Do you think summer 2023 is gray and rainy? Be comfortable! In 1816, parts of Western Europe and North America experienced a year known as the “year without a summer.” The months associated with summer were so cold and gray that farmers in parts of Quebec even saw ice on the lakes. Imagine the consequences on agricultural production. What explains this weather anomaly at the time?
Volcanic eruptions with dramatic effects on climate
In the years before 1816, there were many volcanic eruptions, especially in the Philippines, Japan, and the Caribbean. They were violent enough to throw a lot of ash and dust into the atmosphere, partially blocking the sun’s rays. The most significant and most dangerous of these eruptions, however, occurred in April 1815 on the Indonesian island of Sumbawa, more precisely Mount Tambora. It lasted for several days and is considered one of the most powerful volcanic eruptions of which we have geological and historical records.
These eruptions, and especially the accumulation of dust in the atmosphere, had devastating consequences for the climate in Europe and North America. Dense dust in the sky blocked the sun’s rays, causing average temperatures in the Northern Hemisphere to drop by about 1 degree and even lower at certain times during the summer. If the most direct effects on the climate were observed in 1816, part of the world would experience this climate change effect for about three years.
Agricultural production was disrupted
Although the consequences are more severe and direct in Northern Europe and North America, this general drop in temperatures, even in summer, has had a disastrous effect on much of the planet, especially in relation to agricultural yields. Monsoons in India and China have been disrupted and caused monster floods that inundated crops, postponed sowing for weeks or literally rendered some fields uncultivable. Snow has even been observed in Taiwan in the middle of summer! Chinese records indicate that agricultural performance in some areas, such as Yunnan, was so poor that people were forced to suck white clay to get enough food before the next harvest season.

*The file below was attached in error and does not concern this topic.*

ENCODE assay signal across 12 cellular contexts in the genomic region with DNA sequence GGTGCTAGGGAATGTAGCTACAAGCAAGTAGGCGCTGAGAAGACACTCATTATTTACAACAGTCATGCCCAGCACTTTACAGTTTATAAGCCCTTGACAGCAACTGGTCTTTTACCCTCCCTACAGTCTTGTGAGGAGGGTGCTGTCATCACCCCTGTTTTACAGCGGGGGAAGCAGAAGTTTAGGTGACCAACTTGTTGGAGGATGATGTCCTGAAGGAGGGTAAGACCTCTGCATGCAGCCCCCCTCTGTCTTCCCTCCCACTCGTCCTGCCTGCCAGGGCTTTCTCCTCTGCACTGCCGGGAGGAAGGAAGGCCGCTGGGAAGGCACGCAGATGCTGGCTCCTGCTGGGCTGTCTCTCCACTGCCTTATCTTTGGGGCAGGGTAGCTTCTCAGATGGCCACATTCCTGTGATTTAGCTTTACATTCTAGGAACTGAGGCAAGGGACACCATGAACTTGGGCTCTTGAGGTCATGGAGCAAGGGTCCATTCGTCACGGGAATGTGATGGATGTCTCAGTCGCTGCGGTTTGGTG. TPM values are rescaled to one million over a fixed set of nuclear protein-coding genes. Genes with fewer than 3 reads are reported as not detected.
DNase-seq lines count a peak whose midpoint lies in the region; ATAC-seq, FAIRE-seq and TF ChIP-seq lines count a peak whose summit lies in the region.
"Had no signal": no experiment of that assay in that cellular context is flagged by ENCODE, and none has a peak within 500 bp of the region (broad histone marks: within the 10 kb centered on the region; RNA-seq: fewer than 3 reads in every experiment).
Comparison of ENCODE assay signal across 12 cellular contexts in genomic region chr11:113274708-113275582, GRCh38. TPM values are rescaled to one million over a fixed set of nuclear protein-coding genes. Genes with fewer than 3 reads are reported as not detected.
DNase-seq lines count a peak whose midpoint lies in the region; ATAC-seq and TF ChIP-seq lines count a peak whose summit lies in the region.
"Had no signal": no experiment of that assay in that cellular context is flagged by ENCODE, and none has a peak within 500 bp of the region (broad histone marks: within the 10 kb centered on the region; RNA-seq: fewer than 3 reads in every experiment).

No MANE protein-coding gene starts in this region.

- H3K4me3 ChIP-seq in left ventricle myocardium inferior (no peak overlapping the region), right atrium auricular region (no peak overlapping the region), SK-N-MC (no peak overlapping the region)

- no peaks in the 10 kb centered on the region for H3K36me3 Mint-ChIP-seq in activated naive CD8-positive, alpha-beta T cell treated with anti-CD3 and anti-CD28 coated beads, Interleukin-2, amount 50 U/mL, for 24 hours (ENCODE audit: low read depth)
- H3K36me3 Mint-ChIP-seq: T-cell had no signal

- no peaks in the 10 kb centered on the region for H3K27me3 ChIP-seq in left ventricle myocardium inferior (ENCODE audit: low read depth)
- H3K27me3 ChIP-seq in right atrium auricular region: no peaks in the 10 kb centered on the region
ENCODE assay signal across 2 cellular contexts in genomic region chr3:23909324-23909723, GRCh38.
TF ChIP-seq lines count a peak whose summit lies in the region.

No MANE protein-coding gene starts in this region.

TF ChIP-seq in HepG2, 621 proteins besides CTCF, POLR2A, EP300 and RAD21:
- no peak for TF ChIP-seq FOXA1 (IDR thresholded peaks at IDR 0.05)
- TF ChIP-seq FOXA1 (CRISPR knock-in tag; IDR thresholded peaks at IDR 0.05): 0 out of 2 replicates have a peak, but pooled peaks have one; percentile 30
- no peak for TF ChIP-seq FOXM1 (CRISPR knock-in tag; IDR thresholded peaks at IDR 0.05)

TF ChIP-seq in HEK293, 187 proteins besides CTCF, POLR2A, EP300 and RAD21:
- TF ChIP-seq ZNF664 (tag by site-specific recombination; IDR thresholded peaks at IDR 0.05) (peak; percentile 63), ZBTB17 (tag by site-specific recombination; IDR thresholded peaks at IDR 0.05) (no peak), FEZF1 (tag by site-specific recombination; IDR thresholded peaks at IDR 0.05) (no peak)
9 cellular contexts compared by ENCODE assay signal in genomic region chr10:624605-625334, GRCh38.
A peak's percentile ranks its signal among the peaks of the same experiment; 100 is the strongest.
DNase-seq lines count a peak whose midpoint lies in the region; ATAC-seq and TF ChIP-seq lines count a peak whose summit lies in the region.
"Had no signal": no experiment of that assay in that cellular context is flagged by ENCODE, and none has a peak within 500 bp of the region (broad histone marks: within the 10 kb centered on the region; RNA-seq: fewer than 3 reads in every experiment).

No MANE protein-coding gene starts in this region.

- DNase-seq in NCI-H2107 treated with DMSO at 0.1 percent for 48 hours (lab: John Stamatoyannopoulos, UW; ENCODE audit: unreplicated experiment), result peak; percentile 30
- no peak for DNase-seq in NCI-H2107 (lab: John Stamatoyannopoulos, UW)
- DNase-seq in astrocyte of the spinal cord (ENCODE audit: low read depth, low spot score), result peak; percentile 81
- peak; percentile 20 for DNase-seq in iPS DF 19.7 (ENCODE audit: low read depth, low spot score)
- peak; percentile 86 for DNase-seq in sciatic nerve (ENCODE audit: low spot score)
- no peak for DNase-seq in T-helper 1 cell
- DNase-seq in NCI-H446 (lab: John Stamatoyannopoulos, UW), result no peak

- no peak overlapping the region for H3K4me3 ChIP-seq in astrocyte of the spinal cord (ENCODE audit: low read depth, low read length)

In Europe, the Netherlands, England, Ireland and Switzerland, mid-summer cold winds and snow fall, this condition is also observed in some American states on the east coast such as Quebec and Vermont, where people from some villages have arrived. To spend the winter eating porcupines and boiled nettles. In May and June, heavy frosts also killed crops in New York and New Hampshire, with frost on the ground in mid-June. In North America, the year 1816 was known as the “year of poverty” because of the cold winds and lack of sunlight that affected agricultural productivity.
This painting by William Turner (1771-1851), “Chichester Canal”, is believed to represent the special light of this year without summer.
Famine for the inhabitants of L’Islet
The inhabitants of many parts of Quebec also suffered greatly from this heat and lack of light, which prevented good harvests. Quebec newspaper Canadian Spectator It also reports snow in mid-June and lack of greenery for livestock. With much of Lower Canada suffering from food shortages since the winter of 1816–1817, on December 11, 1816 the inhabitants of L’Islet wrote and signed a petition addressed to Governor John Cope Sherbrooke. They are asking him for emergency food aid for their community. They describe the crops as miserable, the grains damaged by the surprising and frequent frosts of this unusual summer.
If the summer of 1817 had been warm and with little rainfall, it would have been necessary to wait until 1818 for the global food crisis to subside due to these volcanic eruptions.